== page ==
KIEV, Dec. 2 – Yulia Tymoshenko, Ukraine’s likely next prime minister, on Sunday defended one of her most controversial campaign promises: her call for payment of billions of hryvnias in debts on failed Soviet-era bank deposits.
Tymoshenko said the final figure to be paid out will be “substantially” less than the UAH120 billion ($24 billion) to UAH132 billion that had been reported by the government.
“It will be substantially less,” Tymoshenko said in an interview with Studio 1+1 television Sunday night. “We will announce the figure soon after re-registering depositors and re-counting the debts.”
The campaign promise was harshly criticized by liberal economists that believe it will be impossible to find the source of cash to pay the debts and that the quick and massive payments would spur rapid increase in consumer inflation, up to 40% annually.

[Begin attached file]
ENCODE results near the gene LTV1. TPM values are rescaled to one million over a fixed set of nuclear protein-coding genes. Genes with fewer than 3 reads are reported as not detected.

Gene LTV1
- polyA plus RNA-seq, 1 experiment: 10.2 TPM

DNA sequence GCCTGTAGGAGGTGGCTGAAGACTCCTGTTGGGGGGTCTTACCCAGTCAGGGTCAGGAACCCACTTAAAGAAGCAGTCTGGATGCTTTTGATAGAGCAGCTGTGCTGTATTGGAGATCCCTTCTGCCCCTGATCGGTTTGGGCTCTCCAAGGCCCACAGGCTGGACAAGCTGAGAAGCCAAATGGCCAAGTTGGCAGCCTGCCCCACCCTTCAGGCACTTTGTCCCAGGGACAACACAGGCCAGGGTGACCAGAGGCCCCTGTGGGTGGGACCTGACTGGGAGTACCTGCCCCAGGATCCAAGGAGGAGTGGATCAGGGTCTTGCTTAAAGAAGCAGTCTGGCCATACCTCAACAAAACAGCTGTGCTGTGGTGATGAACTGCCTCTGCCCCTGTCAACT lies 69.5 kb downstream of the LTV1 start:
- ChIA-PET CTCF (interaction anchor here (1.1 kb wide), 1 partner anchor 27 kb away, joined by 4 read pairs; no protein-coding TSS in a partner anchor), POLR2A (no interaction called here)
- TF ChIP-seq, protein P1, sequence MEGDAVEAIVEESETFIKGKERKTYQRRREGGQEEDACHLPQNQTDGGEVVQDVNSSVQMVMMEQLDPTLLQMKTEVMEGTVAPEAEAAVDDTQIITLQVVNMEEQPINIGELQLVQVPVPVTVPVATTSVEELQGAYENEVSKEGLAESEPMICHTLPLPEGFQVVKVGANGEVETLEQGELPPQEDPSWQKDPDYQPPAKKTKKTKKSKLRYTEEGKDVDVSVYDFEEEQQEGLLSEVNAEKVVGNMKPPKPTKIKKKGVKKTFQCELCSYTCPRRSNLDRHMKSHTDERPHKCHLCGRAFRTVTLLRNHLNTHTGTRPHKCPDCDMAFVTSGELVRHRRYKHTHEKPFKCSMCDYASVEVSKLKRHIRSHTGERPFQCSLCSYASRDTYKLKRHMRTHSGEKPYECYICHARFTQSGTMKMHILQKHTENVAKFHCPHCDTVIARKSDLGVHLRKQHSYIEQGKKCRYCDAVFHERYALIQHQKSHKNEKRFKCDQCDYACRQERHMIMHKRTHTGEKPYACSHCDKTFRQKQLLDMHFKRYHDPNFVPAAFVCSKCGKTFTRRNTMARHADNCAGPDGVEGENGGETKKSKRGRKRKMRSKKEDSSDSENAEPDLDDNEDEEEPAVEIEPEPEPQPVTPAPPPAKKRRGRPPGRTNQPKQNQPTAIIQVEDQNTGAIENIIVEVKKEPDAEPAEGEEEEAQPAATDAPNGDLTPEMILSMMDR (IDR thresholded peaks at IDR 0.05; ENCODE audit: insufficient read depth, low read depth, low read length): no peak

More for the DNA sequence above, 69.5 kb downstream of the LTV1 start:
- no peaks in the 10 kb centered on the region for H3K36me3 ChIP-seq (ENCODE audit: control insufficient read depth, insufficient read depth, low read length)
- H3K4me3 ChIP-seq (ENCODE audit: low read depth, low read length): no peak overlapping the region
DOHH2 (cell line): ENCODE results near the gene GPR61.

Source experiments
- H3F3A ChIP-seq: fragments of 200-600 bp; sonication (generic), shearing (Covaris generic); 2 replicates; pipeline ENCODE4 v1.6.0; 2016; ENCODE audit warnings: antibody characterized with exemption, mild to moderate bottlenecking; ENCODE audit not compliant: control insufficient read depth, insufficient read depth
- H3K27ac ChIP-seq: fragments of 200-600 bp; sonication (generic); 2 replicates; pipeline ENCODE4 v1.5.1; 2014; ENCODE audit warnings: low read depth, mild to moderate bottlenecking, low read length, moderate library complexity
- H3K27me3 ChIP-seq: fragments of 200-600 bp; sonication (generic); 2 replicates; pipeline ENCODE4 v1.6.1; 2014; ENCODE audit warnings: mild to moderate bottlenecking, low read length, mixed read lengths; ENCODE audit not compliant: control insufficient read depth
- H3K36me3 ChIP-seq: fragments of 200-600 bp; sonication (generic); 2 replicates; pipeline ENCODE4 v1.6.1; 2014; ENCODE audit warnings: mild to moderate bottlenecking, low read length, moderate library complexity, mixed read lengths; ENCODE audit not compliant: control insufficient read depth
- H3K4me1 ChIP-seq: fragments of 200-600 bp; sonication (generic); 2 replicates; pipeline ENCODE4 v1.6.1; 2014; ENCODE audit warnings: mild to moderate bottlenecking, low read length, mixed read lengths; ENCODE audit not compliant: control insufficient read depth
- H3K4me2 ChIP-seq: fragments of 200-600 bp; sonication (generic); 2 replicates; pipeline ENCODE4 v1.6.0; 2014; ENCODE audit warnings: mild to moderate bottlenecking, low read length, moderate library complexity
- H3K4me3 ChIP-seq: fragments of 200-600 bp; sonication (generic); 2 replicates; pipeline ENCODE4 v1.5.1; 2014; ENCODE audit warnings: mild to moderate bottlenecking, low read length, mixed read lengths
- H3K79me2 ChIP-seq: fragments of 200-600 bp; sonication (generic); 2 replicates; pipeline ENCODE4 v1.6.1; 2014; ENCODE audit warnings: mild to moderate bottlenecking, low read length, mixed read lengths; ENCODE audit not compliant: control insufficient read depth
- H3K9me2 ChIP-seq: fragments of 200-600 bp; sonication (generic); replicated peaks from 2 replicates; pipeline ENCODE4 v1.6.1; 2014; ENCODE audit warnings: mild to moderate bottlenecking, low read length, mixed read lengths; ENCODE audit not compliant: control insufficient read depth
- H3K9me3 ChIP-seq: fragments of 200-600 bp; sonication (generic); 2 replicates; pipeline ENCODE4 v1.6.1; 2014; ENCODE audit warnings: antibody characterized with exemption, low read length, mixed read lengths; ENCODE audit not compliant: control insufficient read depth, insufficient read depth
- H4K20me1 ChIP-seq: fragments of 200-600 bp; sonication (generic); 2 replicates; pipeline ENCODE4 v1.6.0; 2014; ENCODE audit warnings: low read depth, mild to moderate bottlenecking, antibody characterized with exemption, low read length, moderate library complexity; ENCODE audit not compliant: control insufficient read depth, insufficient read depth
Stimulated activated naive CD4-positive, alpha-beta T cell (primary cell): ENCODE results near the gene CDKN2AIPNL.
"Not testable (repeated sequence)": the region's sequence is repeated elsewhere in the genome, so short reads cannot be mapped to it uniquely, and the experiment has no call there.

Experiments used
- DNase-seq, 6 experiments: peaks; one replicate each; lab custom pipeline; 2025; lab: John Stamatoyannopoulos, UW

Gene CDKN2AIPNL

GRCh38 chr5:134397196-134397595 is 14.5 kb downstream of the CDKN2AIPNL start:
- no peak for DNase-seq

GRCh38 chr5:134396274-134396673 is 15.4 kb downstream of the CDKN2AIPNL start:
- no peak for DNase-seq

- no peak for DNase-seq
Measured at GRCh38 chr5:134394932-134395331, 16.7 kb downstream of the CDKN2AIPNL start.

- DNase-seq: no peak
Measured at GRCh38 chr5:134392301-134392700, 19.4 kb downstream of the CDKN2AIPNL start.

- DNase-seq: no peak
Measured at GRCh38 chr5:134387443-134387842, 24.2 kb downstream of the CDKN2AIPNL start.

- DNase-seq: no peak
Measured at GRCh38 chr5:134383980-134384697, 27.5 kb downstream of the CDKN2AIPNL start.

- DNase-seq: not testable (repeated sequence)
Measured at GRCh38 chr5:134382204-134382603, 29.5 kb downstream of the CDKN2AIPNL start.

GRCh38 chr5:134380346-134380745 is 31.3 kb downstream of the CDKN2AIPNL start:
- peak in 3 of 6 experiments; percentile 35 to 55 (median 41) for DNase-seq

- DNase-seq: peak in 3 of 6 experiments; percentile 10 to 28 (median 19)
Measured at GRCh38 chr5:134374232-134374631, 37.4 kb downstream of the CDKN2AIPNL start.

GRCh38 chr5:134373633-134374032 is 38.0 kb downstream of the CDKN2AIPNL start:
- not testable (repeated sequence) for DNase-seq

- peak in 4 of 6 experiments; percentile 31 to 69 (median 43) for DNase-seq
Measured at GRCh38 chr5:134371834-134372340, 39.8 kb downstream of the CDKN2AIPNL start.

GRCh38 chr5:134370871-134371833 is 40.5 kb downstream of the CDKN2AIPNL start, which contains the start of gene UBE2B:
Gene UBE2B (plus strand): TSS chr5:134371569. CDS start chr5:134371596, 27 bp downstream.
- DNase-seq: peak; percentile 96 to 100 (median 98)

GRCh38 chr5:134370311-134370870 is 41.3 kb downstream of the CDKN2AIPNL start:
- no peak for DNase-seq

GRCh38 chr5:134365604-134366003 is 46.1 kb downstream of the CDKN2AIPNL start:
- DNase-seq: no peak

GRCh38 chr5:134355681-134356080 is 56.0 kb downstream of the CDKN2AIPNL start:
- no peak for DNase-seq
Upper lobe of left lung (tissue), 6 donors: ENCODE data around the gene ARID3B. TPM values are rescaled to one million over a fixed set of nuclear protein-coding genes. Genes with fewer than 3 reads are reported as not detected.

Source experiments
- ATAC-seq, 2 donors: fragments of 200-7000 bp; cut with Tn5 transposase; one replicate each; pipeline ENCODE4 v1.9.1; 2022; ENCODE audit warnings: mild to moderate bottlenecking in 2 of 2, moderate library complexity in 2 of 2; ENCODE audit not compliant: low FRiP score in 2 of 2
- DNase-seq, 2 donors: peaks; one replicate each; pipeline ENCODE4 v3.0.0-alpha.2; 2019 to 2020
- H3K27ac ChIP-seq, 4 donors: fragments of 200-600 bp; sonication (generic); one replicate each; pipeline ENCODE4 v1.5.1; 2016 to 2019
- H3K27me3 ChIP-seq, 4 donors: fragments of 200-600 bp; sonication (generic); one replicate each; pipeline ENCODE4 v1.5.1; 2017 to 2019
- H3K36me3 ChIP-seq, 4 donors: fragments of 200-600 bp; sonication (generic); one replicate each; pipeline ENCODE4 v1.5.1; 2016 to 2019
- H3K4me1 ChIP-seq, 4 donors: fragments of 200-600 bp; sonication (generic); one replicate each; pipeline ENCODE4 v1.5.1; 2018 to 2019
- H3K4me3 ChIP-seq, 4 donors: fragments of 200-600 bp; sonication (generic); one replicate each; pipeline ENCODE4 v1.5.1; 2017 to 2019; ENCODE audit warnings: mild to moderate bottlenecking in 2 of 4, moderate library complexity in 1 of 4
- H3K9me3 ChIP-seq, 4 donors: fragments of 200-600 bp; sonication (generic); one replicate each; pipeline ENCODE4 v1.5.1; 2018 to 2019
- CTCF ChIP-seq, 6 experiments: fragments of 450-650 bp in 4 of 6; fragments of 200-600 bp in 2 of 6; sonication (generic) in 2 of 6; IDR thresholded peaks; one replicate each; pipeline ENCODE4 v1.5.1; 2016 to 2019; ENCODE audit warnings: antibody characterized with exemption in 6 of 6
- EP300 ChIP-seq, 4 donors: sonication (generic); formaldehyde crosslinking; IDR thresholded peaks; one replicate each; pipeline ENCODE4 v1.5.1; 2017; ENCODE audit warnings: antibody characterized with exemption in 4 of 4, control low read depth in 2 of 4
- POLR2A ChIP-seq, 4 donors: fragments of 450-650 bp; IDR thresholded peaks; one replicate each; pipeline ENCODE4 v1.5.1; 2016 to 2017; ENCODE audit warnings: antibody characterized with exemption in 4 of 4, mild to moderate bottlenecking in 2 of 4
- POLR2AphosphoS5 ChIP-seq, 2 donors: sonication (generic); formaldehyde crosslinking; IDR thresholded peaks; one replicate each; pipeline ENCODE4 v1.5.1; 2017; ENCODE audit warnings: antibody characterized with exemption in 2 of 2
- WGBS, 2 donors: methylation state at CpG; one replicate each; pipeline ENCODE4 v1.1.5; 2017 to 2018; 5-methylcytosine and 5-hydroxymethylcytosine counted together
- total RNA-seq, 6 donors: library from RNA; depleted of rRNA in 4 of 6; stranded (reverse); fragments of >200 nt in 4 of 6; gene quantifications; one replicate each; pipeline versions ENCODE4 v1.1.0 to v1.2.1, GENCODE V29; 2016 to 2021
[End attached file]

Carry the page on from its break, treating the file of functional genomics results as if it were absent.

But Tymoshenko said she was positive that the debts were overestimated, and could be steeply lowered, allowing the government to successfully pay out the money within two years.
“We will return the money in two years,” Tymohenko said. “If we do not return the debts, it means we will resign.”
The comments show that Tymoshenko is determined to go ahead with the controversial plan that some economists say is very dangerous and may lead to financial instability. The persistence to the plan may lower support for Tymoshenko when lawmakers get together for approving the next prime minister next week.
Among the potential sources of funding the payments, Tymoshenko mentioned “an honest privatization,” which indicates that she might try to sell state-owned assets to raise cash for the payments.
“We can pay the debts even within one year if the black privatization is stopped,” Tymoshenko said. (jp/ez)